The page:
“We don’t need salespeople, ads, direct mail, calls, fancy brochures or many of the old-school marketing tactics that were a requirement just 10 years ago. Not only do we not need them, but we also don’t want to buy from brands that insist on using them. Instead, we’re opting for brands that respect our journeys and create experiences for us that enhance those journeys. This massive change is why inbound marketing and content marketing work so well and why they are so challenging for people to understand and master.”
Imagine having a camera hover near you constantly recording your every move without you needing to fibble with controls, sound too good to be true? Well, get ready because the Hover Camera has arrived.
The Chinese are coming with an electric self driving car called the LeSee. Should Elon Musk and his Tesla be worried? No worries for Musk, competition only means there is a market for self driving electric cars. Let the competition begin!
How do brands keep us interested and engaged? They tell us their stories.
All brands have stories. The brands that tell the most interesting story wins our attention.
The reason story works so well is because humans are wired for story. Neuroscientists have proven that stories change our biology. When we hear stories of distress our bodies release the hormone cortisol. When we hear a story that elicits empathy in us our bodies emit the hormone oxytocin. Yes story has the power to change our biology.
Watch this video produced by Mont Blanc and watch closely how the brand storyteller takes you on a journey through time, a journey that shows you how they have served people just like you, or the person you aspire to be like.
Then watch another video produced Burberry a 150 year old brand based in the UK. Burberry hired Angela Ahrendts as the new CEO and one of the first things she did was hire a cultural anthropologist to tell the story of the historical Burberry brand. Once the story was catalogued Ms. Ahrendts published it as a book and provided a copy to each employee. The intention in sharing the book with employees was to inspire them to ignite a passion for the brand and fuel a connection to the mission to revive the aging English business icon. The book became a source of pride. The brand was new and exciting again.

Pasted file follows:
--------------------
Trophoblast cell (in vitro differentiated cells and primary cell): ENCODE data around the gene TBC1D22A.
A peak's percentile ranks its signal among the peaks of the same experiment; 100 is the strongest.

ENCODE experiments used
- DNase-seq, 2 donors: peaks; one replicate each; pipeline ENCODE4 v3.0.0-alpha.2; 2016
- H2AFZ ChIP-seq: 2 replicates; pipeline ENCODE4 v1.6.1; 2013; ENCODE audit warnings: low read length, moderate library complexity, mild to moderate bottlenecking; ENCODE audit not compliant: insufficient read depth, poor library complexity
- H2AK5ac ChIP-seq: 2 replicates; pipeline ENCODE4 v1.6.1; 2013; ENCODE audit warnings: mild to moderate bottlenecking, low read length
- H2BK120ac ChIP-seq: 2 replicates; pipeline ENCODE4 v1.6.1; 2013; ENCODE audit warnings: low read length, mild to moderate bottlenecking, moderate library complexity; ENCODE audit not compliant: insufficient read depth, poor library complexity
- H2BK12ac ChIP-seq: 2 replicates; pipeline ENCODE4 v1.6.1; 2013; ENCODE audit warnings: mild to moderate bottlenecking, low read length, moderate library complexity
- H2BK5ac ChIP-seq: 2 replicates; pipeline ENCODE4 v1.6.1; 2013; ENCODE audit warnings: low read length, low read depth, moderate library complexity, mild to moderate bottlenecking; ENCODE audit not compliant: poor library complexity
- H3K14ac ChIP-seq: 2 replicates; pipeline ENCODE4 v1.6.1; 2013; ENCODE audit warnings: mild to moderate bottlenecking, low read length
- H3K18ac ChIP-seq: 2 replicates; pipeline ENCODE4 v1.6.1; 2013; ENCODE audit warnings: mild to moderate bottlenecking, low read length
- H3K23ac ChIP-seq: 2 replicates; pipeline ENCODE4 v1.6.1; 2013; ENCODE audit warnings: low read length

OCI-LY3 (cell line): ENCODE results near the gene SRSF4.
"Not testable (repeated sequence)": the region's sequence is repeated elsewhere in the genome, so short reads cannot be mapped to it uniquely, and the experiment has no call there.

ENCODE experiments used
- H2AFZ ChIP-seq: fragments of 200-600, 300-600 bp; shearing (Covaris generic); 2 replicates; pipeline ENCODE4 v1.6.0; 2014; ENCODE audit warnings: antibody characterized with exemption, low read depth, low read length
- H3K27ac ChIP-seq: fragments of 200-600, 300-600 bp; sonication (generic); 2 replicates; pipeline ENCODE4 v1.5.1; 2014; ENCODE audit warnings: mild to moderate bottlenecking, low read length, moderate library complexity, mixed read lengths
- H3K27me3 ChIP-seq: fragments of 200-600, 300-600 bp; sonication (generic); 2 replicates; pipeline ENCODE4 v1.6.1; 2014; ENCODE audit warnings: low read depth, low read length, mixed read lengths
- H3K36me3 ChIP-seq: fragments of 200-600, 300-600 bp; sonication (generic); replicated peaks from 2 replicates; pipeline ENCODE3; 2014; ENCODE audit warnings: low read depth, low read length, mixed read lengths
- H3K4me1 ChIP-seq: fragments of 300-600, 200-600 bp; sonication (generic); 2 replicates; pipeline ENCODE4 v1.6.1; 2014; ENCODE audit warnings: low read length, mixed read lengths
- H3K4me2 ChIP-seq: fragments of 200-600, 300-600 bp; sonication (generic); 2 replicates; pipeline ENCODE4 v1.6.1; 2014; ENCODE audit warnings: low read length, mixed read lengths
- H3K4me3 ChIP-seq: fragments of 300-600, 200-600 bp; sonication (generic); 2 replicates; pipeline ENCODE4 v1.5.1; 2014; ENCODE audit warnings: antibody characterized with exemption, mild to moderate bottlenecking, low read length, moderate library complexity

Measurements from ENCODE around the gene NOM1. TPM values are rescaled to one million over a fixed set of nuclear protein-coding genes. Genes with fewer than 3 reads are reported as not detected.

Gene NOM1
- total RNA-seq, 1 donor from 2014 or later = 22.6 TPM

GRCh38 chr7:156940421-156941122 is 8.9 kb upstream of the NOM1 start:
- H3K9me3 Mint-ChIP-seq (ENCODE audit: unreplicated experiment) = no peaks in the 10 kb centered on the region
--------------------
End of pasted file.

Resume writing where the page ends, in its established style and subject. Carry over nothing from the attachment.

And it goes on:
Before Angela Ahrendts arrivalBurberry had forgotten their brand story. The employees and the customers had forgotten why Burberry existed, they had forgotten who they served and how they were purpose built to serve a specific audience that had a very specific sense of value and style.
These two youtube videos show us visual storytelling at it’s best. Mont Blanc’s story is exactly 2 minutes and 20 seconds and the Burberry story is 5 minutes and 27 seconds. I submit that when you watch these videos in total you too will begin sharing the compelling stories that your brand has to tell.
Today science confirms many things that we once believed because of antedoctal information. Now we have NEUROSCIENCE studying everything from why stroytelling works to why we buy anything. This post provides a solid top 10 things to do inspired by neuroscience.
The article suggests that product and marketing managers are the target audience for this content. I believe that because we all manage our own professional BRAND no matter what we do, that these principles apply universally when we undertake managing the brand called YOU (me). Wnjoy the read and remember to share this with your colleagues because these tips are mission critical for us all.
Founders of SMB and Solopreneurs often struggle establishing the right price point for their products, services or solutions. They struggle for many reasons. This article is a compliation of ideas and solid tips on how to establish pricing models that are fair and equiatble to all parties.
Drawing on wisdom from Paul Rand, John Maeda shows us why both startups and “end-ups” need great design to succeed. But getting there requires a focus on designers, ambitious leadership, and lots of experimentation.